Date of Birth:30 July 1963
Born At:New York, NY USA
NBA Experience :16 seasons
Chris Mullin biography
The quintessential “gym rat,” Mullin spent much of his boyhood practicing shooting and playing pickup games in gyms and on playgrounds. He grew into a 6-foot-7, 220-pounder who could make 3-point shots from NBA range.
At St. John’s University, Mullin set school records with 2,440 points, 211 steals, and an .848 free throw percentage. He was a consensus All-American in 1984-85, when he won the Wooden Award as the top college player of the year, and he was also voted player of the year by UPI and the U. S. Basketball Writers Association. As a college junior, he starred on the 1984 gold medal Olympic team.
He was selected by the Golden State Warriors as the seventh overall pick in the 1985 draft. After holding out for a better contract, Mullin finally signed, played 24 minutes that very day, and hit the game-winning shot with 15 seconds remaining.
Mullin, who wore No. 17 as a tribute to his boyhood hero, John Havlicek, was often compared to another Boston Celtic legend, Larry Bird, because of his all-around skills and his use of intelligence and basketball savvy to make up for his lack of foot speed and leaping ability. But the Warriors weren’t a very good team and an unhappy Mullin didn’t play up to his ability at first. He also had an alcohol, though he didn’t know it or admit it until 1987, when Don Nelson became the team’s coach. Nelson persuaded him that he needed treatment, and Mullin spent 48 days in a treatment facility.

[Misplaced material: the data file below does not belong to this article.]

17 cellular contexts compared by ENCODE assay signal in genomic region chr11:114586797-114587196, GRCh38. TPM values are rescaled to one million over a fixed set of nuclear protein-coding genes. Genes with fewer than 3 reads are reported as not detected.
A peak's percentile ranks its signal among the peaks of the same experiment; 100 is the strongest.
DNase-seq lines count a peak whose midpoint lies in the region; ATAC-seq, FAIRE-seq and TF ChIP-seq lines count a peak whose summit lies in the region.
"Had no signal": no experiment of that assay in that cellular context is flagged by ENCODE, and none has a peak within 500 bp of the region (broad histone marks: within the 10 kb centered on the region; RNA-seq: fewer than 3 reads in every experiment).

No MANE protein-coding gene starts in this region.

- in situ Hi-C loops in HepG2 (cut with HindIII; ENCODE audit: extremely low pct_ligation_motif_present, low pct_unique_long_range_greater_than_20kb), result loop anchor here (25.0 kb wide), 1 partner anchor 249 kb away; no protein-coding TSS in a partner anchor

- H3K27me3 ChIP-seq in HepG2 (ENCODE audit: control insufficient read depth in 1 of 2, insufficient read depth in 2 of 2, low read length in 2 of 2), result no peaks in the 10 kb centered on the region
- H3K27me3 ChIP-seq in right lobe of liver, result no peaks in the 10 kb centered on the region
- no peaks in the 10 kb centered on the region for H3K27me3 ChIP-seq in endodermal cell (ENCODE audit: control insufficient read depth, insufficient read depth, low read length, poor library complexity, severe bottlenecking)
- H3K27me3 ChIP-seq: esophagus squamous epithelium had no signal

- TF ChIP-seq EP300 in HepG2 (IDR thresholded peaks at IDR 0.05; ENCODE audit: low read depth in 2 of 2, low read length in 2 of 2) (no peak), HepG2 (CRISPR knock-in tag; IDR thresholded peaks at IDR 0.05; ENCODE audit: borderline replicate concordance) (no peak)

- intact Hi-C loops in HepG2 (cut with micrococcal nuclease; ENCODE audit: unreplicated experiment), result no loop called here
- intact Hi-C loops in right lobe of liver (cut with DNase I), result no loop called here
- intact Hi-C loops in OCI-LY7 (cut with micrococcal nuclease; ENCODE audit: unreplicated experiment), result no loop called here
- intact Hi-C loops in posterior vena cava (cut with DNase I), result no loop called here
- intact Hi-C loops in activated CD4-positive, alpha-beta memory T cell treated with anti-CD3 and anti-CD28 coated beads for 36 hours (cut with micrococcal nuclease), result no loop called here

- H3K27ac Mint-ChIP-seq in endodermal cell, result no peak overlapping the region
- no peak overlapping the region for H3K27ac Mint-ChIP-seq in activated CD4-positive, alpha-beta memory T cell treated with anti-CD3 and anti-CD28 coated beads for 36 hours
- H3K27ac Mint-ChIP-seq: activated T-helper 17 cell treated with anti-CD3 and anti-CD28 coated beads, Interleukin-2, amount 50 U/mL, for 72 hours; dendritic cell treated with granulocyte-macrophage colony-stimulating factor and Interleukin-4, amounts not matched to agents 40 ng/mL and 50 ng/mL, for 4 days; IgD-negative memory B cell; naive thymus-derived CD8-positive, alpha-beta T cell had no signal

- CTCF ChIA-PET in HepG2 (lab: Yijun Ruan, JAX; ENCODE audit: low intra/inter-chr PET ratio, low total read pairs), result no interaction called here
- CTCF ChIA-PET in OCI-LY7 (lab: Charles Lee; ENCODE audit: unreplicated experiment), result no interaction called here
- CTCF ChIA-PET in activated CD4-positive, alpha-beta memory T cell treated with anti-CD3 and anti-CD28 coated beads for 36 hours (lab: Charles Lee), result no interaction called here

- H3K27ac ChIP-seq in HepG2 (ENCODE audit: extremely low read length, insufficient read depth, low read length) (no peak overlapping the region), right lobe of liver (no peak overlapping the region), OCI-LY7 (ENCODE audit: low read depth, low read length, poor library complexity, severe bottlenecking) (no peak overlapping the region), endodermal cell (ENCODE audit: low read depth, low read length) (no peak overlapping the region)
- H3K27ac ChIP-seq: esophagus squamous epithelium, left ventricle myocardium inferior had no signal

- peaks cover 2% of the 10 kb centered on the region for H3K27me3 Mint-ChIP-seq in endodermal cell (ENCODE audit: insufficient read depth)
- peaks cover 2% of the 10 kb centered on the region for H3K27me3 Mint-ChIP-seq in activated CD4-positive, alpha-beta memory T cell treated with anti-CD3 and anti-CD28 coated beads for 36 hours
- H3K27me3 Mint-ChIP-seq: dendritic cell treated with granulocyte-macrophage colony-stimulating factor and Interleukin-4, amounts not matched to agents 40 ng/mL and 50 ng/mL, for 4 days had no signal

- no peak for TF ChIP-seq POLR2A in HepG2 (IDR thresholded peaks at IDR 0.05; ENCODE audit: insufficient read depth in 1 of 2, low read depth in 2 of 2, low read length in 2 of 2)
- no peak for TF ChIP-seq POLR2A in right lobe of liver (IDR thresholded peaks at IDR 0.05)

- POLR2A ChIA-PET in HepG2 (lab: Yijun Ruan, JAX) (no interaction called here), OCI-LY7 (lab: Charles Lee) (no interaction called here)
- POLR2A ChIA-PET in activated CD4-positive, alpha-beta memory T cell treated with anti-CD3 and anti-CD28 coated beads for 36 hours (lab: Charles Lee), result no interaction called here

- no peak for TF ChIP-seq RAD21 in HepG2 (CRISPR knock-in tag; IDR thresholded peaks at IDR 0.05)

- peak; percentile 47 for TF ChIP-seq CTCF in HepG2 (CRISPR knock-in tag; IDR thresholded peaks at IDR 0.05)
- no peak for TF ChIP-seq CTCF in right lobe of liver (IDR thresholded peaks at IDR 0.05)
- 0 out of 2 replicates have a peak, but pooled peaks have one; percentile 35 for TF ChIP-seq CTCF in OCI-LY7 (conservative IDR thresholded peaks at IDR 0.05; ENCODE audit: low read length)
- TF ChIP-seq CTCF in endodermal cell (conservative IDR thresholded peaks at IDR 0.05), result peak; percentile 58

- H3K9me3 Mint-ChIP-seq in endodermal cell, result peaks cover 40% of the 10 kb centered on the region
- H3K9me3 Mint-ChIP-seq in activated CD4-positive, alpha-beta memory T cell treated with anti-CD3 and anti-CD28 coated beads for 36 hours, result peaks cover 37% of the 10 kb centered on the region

He reached true NBA stardom in 1988-89, when he averaged 26.5 points, 5.9 reboounds, and 5.1 assists per game to make the All-NBA second team. That was the first of five consecutive seasons in which he averaged more than 25 points a game. He made the All-NBA first team in 1992, when he won his second gold medal as one of eleven NBA players chosen for the Olympic “dream team.”
Injuries began to plague him during the 1992-93 season. A torn thumb ligament limited him to 46 games that season. He also missed considerable playing time in each of the next four seasons with various physical problems.
Healthy again in 1996-97, Mullin averaged only 14.5 points a game but had a field-goal percentage of .553 and also averaged 4.1 assists, 4.0 rebounds, and 1.65 steals. That season, he became the 31st player in NBA history to log 15,000 points, 3,000 rebounds, and 3,000 assists.
Mullin was then traded to the Indiana Pacers, where Bird was coaching. He spent three seasons there, mainly as a role player. In 2001, he returned to the Warriors for his final season. After retiring, he became a special assistant in the team’s front office and in April of 2004 he was named the Warriors’ executive vice president of basketball operations